Simple Beauty

Silkscreen artist colorfully captures region’s natural allure

Writer: Susan Craton

Jeanne Norton Hammett of St. Inigoes creates art that she says is inspired by “the simple beauty” of Southern Maryland — an egret in a creek quietly waiting for its next meal, a field of crops, a barn, a boat in the water, a group of trees against the sky.
Hammett amplifies the impact of these scenes by using bright, bold, sometimes unexpected colors in her silkscreen prints. She has a style reminiscent of 1960s pop artist Peter Max but with a more sensitive, serene eye.
The results are eye-catching celebrations of the Chesapeake Bay and its environs.
“Her work is gorgeously colorful,” says potter/clay artist Sarah Houde of Hollywood, a fellow artist at the North End Gallery, an art cooperative in Leonardtown where Hammett is a charter member. “Jeanne’s images are iconic, often peaceful, local scenes. … I am the proud owner of several of these masterful prints.”“I’ve always admired the beautiful serigraphs [Jeanne] has created — hand-drawn, multi-layered prints depicting scenes from our local landscape. … All seem to have a calming sense of beauty,” says painter Bette Bumgarner of Drayden, another North End Gallery artist. “She uses strong, brilliant color relationships, which I think is a distinguishing feature in her work.”
“I love color, bright bold color,” Hammett says.

The Process
Serigraph, screenprint, silkscreen — all terms that refer to the same process — are a form of stenciling. It is time consuming, taking weeks to complete a set of prints. The methodical and precise process appeals to Hammett.
“Once I get into it, I like sticking with it to get to the finished product,” she says. “When I’m in the middle of a new piece, everything else falls by the wayside. Dinner will be Cornflakes for a month.”
Hammett says she loves the process: “Getting ink all over your hands, the physical act of pulling the squeegee over the screen and squishing the ink through the screen onto the paper underneath. Lifting the screen up and seeing how the ink was deposited onto the paper. The fact that [each] one will not be perfect. I do love the act of working with my hands and producing a finished product.”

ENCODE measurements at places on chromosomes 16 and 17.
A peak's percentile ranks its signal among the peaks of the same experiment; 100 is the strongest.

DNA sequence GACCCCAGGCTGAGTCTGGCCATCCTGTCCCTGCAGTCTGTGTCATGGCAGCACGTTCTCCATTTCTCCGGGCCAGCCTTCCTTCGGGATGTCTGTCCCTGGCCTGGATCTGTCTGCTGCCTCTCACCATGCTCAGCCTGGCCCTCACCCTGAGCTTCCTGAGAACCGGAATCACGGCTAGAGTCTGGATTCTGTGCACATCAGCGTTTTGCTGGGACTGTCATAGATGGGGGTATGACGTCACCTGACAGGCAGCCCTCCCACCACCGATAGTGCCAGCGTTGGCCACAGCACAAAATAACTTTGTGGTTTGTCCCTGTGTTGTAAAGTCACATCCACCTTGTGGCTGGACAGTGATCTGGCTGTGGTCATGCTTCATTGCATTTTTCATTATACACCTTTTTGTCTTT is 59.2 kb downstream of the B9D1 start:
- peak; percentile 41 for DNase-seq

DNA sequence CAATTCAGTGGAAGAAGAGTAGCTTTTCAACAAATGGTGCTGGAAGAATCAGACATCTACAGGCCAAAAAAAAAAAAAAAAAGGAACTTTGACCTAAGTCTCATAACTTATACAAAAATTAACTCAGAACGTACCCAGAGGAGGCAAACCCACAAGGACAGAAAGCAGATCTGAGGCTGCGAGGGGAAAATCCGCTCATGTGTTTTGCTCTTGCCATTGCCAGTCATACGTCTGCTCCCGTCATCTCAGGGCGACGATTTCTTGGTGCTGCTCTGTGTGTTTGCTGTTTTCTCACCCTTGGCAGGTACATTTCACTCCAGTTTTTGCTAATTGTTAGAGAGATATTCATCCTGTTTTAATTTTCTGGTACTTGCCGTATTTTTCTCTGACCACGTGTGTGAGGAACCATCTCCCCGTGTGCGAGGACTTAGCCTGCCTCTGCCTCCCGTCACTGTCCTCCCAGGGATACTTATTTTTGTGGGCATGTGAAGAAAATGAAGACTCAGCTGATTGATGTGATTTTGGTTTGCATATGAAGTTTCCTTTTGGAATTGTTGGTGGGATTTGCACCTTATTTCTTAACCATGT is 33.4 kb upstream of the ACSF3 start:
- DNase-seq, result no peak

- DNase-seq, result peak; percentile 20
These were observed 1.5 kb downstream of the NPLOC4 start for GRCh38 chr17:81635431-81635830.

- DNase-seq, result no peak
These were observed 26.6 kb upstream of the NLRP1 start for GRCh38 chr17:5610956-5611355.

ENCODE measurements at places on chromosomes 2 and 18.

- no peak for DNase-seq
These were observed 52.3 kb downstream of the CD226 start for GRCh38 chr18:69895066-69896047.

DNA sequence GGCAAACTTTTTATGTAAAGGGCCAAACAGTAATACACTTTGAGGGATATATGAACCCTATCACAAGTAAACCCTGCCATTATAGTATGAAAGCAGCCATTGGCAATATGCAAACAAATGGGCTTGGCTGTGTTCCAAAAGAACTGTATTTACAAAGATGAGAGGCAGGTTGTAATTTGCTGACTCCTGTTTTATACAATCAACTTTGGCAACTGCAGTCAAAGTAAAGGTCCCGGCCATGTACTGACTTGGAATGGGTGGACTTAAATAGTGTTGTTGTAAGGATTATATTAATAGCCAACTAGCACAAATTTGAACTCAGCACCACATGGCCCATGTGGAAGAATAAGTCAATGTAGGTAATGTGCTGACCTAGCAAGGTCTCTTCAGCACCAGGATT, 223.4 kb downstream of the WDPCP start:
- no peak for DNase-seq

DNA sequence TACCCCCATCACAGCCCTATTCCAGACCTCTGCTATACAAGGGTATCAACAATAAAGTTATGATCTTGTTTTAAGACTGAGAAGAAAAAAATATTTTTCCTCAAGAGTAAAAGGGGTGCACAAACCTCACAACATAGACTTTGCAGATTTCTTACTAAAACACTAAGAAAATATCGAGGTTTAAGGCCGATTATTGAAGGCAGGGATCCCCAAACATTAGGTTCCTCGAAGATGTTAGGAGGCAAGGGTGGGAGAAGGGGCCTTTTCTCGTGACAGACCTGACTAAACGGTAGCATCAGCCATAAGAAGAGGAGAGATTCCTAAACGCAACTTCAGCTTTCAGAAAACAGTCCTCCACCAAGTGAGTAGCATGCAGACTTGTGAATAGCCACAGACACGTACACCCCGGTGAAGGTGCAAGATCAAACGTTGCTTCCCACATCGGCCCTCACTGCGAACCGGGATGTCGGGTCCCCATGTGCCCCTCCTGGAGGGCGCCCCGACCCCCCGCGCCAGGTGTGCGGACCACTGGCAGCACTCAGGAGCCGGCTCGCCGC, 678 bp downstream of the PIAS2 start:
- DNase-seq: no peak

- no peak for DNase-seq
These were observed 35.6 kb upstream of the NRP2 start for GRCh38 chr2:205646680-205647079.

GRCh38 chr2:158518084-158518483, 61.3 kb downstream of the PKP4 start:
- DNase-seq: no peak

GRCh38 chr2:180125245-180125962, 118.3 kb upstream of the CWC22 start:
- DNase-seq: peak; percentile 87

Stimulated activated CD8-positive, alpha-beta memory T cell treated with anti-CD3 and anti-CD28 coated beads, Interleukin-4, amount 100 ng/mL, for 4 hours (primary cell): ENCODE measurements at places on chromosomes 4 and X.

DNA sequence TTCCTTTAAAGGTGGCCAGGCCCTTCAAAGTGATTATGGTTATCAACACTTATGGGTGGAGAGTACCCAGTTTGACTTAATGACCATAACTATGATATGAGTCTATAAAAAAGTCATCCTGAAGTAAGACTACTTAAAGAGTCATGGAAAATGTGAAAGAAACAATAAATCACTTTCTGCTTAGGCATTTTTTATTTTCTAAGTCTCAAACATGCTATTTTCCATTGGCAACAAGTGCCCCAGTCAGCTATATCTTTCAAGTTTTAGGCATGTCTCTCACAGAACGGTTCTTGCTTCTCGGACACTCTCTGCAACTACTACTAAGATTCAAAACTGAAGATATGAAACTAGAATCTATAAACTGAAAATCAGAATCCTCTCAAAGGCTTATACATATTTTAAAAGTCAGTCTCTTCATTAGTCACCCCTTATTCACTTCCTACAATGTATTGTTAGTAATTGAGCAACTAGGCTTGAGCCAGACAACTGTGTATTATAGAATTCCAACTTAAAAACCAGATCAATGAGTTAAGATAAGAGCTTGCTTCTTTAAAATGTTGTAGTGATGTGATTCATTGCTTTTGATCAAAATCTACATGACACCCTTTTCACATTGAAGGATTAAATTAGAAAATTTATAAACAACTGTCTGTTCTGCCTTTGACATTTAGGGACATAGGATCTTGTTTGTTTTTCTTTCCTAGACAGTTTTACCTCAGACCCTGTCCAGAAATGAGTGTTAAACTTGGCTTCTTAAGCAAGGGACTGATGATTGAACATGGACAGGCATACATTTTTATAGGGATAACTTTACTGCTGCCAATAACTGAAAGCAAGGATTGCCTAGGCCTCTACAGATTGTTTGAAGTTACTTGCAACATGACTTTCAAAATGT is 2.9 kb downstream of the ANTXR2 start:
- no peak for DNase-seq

Hammett’s affinity to an art form that requires such commitment is reflected in how she has committed herself to her adopted home of Southern Maryland. Her county name comes from husband Donnie Hammett, who is the son of Regina Combs Hammett, author of “History of St. Mary’s County” and who also is distantly related to St. Mary’s famous son, author Dashiell Hammett.
In comparison, Jeanne Norton Hammett is very much an adopted daughter of the region.

Embracing this place
She was born in Annapolis but her family moved to Maine when she was an infant. She was 8 when her family moved to Cameroon in West Africa in 1963, and a life of frequent moves followed, including stints in far-flung locales like Bangkok, Thailand; and Lagos, Nigeria.

“We ended up back in Maryland for my senior year of high school,” she says. After attending five high schools in four years, she graduated from Friendly Senior High School in Prince George’s County.
Stability of location came with college. She graduated with a degree in fine art in 1977 from St. Mary’s

College of Maryland in St. Mary’s City. Then, after working as a graphic artist and draftsman locally, she took the leap of becoming a full-time artist in 1988.
Her subsequent career has been a celebration of the beauty of her adopted home, an embrace of the place where she has had the chance to grow some roots. In addition to building their home in St. Inigoes by hand, Jeanne and her husband volunteer for the Ridge Volunteer Rescue Squad; she as an ambulance driver and Donnie as an EMT.
Jeanne Norton Hammett has maintained a long-term relationship with the North End Gallery co-op in Leonardtown, an organization that she says changed her life.“It provided me with a professional venue in which to display and sell my work. It introduced me to the world of artists in the Southern Maryland region. … I’ve been a part of an inspirational group of people for close to 34 years,” she says.
In addition to the North End Gallery at 41652 Fenwick St. in Leonardtown and online at, Jeanne Norton Hammett’s work and details about the silkscreen process is available •